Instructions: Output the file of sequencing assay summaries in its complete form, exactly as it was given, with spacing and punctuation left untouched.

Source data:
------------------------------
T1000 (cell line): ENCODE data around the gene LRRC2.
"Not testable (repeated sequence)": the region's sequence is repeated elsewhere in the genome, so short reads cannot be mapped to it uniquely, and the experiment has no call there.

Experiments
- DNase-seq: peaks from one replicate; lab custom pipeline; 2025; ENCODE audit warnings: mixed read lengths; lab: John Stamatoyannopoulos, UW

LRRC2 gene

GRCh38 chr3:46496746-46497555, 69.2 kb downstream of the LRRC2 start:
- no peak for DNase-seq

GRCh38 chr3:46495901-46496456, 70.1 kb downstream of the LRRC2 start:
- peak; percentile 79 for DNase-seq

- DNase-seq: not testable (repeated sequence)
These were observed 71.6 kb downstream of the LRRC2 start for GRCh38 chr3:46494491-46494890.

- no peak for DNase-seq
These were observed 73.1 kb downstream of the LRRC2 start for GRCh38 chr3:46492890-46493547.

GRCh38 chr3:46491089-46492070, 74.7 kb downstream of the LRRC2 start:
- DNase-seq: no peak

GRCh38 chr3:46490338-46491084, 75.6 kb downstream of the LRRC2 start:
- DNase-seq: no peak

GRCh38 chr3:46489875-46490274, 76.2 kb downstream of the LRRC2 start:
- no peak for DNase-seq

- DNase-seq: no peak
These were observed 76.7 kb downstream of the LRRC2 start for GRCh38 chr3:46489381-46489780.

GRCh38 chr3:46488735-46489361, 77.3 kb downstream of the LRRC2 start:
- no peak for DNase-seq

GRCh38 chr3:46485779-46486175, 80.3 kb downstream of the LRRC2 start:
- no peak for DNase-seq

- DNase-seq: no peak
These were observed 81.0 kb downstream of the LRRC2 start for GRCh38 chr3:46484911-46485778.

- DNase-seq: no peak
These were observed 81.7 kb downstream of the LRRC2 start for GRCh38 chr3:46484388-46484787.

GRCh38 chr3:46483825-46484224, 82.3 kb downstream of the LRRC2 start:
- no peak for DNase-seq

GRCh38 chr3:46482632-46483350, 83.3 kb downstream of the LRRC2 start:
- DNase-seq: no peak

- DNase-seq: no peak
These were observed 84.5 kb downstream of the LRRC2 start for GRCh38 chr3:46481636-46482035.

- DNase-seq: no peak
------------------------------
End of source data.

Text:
T1000 (cell line): ENCODE data around the gene LRRC2.
"Not testable (repeated sequence)": the region's sequence is repeated elsewhere in the genome, so short reads cannot be mapped to it uniquely, and the experiment has no call there.

Experiments
- DNase-seq: peaks from one replicate; lab custom pipeline; 2025; ENCODE audit warnings: mixed read lengths; lab: John Stamatoyannopoulos, UW

LRRC2 gene

GRCh38 chr3:46496746-46497555, 69.2 kb downstream of the LRRC2 start:
- no peak for DNase-seq

GRCh38 chr3:46495901-46496456, 70.1 kb downstream of the LRRC2 start:
- peak; percentile 79 for DNase-seq

- DNase-seq: not testable (repeated sequence)
These were observed 71.6 kb downstream of the LRRC2 start for GRCh38 chr3:46494491-46494890.

- no peak for DNase-seq
These were observed 73.1 kb downstream of the LRRC2 start for GRCh38 chr3:46492890-46493547.

GRCh38 chr3:46491089-46492070, 74.7 kb downstream of the LRRC2 start:
- DNase-seq: no peak

GRCh38 chr3:46490338-46491084, 75.6 kb downstream of the LRRC2 start:
- DNase-seq: no peak

GRCh38 chr3:46489875-46490274, 76.2 kb downstream of the LRRC2 start:
- no peak for DNase-seq

- DNase-seq: no peak
These were observed 76.7 kb downstream of the LRRC2 start for GRCh38 chr3:46489381-46489780.

GRCh38 chr3:46488735-46489361, 77.3 kb downstream of the LRRC2 start:
- no peak for DNase-seq

GRCh38 chr3:46485779-46486175, 80.3 kb downstream of the LRRC2 start:
- no peak for DNase-seq

- DNase-seq: no peak
These were observed 81.0 kb downstream of the LRRC2 start for GRCh38 chr3:46484911-46485778.

- DNase-seq: no peak
These were observed 81.7 kb downstream of the LRRC2 start for GRCh38 chr3:46484388-46484787.

GRCh38 chr3:46483825-46484224, 82.3 kb downstream of the LRRC2 start:
- no peak for DNase-seq

GRCh38 chr3:46482632-46483350, 83.3 kb downstream of the LRRC2 start:
- DNase-seq: no peak

- DNase-seq: no peak
These were observed 84.5 kb downstream of the LRRC2 start for GRCh38 chr3:46481636-46482035.

- DNase-seq: no peak